By Dietrich, R. Kevin; Smith, Scott D.
American Banker , Vol. 161, No. 72
Labor unions are turning up the heat on banks with ties to companies locked in labor disputes.
In the latest examples, unions in Washington, D.C., and Nevada are putting pressure on banks with business links to a gas company and two Las Vegas casinos that are battling with unions. The unions are focusing on company executives and directors who also sit on the banks' boards.
Such campaigns, union organizers warn, will become more common.
"It's the kind of strategy that could turn the labor movement around," said Ray Rogers, president of Corporate Campaign Inc., a New York consulting firm that has organized such union pressure tactics for 20 years. "Especially with the new administration at the AFL-CIO, you're going to see a lot more of it."
New leadership at the AFL-CIO, voted in last October, campaigned on an "in- your-face" platform that they pledged would bring new tools of corporate pressure to bear on the union struggle, said Deborah Dugan, a spokesman. Tough tactics against banks came into view last year when the International Brotherhood of Teamsters protested NationsBank Corp., in part because of the banking company's use of a courier service involved in a labor dispute. The teamsters, seeking to block some NationsBank merger plans, also attacked NationsBank's CRA record.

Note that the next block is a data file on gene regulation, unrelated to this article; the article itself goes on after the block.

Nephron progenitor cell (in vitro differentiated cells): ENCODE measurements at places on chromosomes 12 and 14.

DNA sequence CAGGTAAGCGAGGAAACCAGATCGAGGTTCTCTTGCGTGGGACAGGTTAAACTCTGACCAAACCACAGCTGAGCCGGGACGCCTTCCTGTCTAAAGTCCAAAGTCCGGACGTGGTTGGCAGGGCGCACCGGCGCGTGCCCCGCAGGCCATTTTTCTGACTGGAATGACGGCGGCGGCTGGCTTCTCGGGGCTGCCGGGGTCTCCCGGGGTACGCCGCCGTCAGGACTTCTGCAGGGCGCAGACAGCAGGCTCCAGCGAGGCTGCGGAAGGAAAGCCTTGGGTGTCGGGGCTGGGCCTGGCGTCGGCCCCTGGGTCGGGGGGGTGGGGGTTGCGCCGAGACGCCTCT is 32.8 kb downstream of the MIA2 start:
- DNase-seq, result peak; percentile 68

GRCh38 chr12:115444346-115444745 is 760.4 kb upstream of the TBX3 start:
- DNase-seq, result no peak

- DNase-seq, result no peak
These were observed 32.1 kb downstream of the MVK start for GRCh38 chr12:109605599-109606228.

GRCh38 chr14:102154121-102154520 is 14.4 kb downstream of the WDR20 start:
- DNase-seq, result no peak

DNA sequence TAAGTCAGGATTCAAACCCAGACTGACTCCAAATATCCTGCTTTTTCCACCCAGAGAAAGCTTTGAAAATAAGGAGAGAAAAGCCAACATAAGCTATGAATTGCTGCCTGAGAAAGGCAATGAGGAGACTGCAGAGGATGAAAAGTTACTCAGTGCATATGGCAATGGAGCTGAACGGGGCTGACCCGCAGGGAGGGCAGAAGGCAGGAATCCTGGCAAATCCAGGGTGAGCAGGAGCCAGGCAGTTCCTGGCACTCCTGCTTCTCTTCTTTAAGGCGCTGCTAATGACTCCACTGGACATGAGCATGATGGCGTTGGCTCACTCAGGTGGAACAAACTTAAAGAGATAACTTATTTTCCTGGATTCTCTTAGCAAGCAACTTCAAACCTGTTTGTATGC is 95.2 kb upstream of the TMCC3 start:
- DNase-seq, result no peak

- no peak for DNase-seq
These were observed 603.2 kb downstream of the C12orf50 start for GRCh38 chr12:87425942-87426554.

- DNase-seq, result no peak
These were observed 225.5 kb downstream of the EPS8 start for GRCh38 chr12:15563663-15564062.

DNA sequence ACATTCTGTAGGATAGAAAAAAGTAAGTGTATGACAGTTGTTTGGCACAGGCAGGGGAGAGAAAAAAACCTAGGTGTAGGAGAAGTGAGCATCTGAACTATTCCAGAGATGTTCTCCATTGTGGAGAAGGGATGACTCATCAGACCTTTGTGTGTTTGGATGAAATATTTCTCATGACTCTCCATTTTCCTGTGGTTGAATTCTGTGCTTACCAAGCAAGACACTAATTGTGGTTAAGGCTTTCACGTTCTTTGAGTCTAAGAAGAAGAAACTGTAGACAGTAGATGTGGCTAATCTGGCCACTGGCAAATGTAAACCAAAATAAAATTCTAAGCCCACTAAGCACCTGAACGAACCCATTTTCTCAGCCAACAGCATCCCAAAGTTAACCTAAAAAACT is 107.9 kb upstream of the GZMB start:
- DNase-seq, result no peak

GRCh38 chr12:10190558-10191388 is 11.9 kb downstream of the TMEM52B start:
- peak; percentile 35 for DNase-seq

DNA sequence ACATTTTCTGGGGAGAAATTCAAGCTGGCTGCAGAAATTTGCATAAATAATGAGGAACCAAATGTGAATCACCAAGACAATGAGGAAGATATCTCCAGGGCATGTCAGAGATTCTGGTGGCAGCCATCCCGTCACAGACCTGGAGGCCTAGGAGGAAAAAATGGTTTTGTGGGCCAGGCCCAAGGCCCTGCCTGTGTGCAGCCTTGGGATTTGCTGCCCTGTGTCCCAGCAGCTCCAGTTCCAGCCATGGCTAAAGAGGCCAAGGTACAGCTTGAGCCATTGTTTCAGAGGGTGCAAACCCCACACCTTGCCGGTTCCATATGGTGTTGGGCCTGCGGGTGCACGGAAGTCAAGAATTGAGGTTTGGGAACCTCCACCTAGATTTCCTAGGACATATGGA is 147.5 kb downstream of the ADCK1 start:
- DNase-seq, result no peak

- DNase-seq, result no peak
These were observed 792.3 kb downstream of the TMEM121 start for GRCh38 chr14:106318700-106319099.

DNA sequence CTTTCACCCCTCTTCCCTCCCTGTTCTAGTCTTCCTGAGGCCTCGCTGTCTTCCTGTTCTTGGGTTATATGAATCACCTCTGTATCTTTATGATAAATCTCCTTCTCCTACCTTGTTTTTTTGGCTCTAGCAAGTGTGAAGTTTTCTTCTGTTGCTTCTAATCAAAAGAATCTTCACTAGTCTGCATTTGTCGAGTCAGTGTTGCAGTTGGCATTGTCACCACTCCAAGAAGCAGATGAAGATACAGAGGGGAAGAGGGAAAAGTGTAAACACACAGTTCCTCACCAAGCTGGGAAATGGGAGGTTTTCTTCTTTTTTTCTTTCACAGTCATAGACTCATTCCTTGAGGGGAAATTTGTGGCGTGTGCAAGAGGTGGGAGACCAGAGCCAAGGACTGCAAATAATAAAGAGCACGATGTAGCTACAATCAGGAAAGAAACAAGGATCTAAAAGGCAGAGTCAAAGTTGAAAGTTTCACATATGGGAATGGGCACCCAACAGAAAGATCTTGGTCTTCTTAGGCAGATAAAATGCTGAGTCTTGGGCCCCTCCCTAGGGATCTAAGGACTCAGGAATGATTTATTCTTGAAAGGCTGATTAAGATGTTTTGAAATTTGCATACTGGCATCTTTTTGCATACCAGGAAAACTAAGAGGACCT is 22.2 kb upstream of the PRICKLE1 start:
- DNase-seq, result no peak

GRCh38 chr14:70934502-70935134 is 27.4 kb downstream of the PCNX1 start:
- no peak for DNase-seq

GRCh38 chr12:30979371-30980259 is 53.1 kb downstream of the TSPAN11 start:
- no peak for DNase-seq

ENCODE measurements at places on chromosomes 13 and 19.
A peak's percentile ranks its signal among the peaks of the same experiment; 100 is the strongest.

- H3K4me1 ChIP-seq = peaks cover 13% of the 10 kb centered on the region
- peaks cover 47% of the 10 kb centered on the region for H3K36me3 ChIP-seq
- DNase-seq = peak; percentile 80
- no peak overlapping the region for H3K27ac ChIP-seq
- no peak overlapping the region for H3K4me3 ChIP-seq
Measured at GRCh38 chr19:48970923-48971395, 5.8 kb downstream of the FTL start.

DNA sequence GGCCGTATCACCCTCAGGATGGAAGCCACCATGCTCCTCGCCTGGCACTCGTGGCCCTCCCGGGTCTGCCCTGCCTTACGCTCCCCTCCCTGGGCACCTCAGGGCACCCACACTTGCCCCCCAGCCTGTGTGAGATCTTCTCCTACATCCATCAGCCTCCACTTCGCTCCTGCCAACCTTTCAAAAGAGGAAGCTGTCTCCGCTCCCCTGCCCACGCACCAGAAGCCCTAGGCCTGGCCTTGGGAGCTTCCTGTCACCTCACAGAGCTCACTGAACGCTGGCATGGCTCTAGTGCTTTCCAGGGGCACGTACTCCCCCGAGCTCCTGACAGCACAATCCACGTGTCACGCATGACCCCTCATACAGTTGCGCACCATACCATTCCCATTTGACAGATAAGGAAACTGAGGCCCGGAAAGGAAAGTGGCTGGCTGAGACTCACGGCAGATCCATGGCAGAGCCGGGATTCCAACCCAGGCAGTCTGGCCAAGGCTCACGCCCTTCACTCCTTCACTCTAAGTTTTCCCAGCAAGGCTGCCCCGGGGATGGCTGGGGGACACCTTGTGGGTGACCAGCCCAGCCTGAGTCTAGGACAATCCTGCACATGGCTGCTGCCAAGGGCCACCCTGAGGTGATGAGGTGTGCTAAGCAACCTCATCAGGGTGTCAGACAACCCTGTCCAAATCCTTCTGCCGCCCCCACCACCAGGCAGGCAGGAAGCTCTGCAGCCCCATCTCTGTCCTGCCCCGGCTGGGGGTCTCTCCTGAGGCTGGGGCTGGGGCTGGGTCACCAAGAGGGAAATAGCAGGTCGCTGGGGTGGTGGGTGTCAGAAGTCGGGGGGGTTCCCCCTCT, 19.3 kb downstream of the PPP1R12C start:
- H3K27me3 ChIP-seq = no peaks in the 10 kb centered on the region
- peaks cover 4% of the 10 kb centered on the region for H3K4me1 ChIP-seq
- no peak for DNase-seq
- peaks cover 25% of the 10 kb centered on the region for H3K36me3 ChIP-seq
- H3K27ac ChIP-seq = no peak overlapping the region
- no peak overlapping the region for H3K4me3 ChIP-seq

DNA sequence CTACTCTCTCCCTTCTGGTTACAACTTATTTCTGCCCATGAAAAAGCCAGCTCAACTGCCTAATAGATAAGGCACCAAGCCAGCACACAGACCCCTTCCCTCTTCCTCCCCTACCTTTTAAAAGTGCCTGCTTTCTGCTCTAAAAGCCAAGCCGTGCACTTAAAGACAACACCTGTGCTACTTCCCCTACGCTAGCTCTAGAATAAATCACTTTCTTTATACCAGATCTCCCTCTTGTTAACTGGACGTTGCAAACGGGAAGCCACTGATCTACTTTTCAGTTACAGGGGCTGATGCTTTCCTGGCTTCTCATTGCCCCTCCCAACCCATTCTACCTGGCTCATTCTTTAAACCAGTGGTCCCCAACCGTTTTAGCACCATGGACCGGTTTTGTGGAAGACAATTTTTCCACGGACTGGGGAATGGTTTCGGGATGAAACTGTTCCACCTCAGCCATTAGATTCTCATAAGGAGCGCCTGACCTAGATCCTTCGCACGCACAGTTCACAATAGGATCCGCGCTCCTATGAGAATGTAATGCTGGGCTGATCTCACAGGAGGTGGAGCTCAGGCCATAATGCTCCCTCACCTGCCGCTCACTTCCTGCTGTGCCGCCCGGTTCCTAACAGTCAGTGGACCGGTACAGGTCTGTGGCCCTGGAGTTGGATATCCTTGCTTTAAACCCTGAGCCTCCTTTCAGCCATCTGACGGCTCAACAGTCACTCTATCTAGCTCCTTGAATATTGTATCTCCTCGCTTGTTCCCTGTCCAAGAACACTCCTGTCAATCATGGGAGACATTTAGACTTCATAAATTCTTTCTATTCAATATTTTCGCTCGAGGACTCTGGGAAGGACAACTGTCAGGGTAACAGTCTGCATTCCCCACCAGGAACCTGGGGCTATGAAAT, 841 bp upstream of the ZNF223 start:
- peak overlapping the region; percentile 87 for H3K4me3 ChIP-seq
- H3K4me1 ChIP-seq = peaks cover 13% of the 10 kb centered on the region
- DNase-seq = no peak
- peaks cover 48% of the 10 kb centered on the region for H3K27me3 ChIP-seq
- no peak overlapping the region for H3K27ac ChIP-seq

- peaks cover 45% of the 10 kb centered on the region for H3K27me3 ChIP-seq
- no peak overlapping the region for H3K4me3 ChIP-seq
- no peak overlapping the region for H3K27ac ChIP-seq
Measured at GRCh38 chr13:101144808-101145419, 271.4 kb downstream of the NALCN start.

Last week in Washington, a coalition of labor unions threatened to withdraw more than $100 million from Crestar Bank in support of gas workers embroiled in a labor dispute with Washington Gas Light Co.
The unions see Richmond-based Crestar, a major lender to Washington Gas, as one of the utility's close allies. In addition, Washington Gas chief executive Patrick Maher and director Karen Hastie Williams are on the bank's board of directors.
And in Nevada, the state's largest labor union has been disparaging the financial performance of two Las Vegas community banks, whose boards include executives of two local casinos. The union is engaged in labor battles with both casinos.
In both cases, bank officials dismiss the union efforts. They claim that it's a matter for the unions and the companies to settle, not the banks.
"The union has a vendetta against these directors and I think it's inappropriate that they're trying to bring the banks into this," said John S. …